Everyone has bacteria in their mouths. The bacteria eat sugars that are left on the tooth, which then creates acid. The acid and the bacteria form plaque on the teeth. This plaque clings to your teeth. It holds the acid to the tooth. The acid wears away the tooth. Over time, the acid can lead to tooth decay.
Measures that help prevent and stop tooth decay include:
Proper dental hygiene, including:
with fluoride toothpaste after meals or at least twice per day
between teeth and gums—Bacteria living between the teeth can only be removed with floss or interdental cleaners.
Getting regular dental check-ups and teeth cleaning
Limiting the amount of sugar and carbohydrates you eat and drink, including:
Rinsing your mouth with water after eating sugars
Replacing your toothbrush every 3 to 4 months
Avoiding sugar-containing drinks (including fruit juices), especially in baby bottles
Chewing gum with xylitol or sorbitol (may reduce your risk of developing cavities)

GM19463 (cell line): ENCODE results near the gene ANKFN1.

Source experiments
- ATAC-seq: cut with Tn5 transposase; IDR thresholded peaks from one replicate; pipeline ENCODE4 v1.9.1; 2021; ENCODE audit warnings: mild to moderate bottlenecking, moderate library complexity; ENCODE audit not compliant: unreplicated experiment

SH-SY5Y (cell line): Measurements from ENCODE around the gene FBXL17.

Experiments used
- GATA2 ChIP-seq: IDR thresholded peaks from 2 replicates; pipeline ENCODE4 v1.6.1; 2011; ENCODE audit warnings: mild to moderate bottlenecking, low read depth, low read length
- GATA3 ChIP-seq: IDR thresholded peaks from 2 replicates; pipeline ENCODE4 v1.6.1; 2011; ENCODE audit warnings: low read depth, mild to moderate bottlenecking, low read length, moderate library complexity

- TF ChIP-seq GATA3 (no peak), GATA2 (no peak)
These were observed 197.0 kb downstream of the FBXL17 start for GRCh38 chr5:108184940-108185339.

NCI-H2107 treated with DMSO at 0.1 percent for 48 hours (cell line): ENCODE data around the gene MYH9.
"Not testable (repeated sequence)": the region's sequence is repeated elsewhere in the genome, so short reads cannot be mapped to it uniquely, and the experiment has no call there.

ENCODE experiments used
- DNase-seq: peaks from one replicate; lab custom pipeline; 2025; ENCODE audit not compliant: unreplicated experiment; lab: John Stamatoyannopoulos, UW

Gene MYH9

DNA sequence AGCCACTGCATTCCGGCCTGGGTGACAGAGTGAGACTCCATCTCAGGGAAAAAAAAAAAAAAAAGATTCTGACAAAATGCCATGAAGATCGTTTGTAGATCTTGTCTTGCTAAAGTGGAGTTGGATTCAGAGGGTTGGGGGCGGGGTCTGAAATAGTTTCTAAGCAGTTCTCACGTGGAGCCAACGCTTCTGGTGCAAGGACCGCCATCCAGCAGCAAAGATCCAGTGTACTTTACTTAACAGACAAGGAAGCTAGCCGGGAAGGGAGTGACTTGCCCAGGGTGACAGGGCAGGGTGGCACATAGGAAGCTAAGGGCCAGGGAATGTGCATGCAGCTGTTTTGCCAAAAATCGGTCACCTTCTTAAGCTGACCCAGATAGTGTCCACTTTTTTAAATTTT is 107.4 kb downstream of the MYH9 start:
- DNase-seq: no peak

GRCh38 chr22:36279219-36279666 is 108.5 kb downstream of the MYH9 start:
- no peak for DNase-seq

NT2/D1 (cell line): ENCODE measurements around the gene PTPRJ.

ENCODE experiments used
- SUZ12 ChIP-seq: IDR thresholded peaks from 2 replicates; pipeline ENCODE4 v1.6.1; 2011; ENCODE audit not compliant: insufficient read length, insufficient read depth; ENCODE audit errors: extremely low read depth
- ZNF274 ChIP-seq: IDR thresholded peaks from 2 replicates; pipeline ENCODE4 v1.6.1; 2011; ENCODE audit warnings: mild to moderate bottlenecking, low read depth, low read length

Talk to your dentist about the use of a
sealant. This is a protective plastic covering. It is applied to the chewing surfaces of teeth. Sealants usually last anywhere from 5-15 years.
Prevention is particularly important for children. Supplemental fluoride in early childhood can prevent early decay. Most local water supplies have fluoride. Fluoride can also be applied to permanent teeth as a long acting varnish. Re-varnishing is usually necessary at least twice yearly.
Statement on early childhood caries. American Dental Association website. Available at:
. Accessed August 13, 2012.
Twetman S. Consistent evidence to support the use of xylitol- and sorbitol-containing chewing gum to prevent dental caries.
Evid Based Dent
8/2/2012 DynaMed's Systematic Literature Surveillance
: Khadra-Eid J, Baudet D, Fourny M, Sellier E, Brun C, François P. Development of a screening scale for children at risk of baby bottle tooth decay.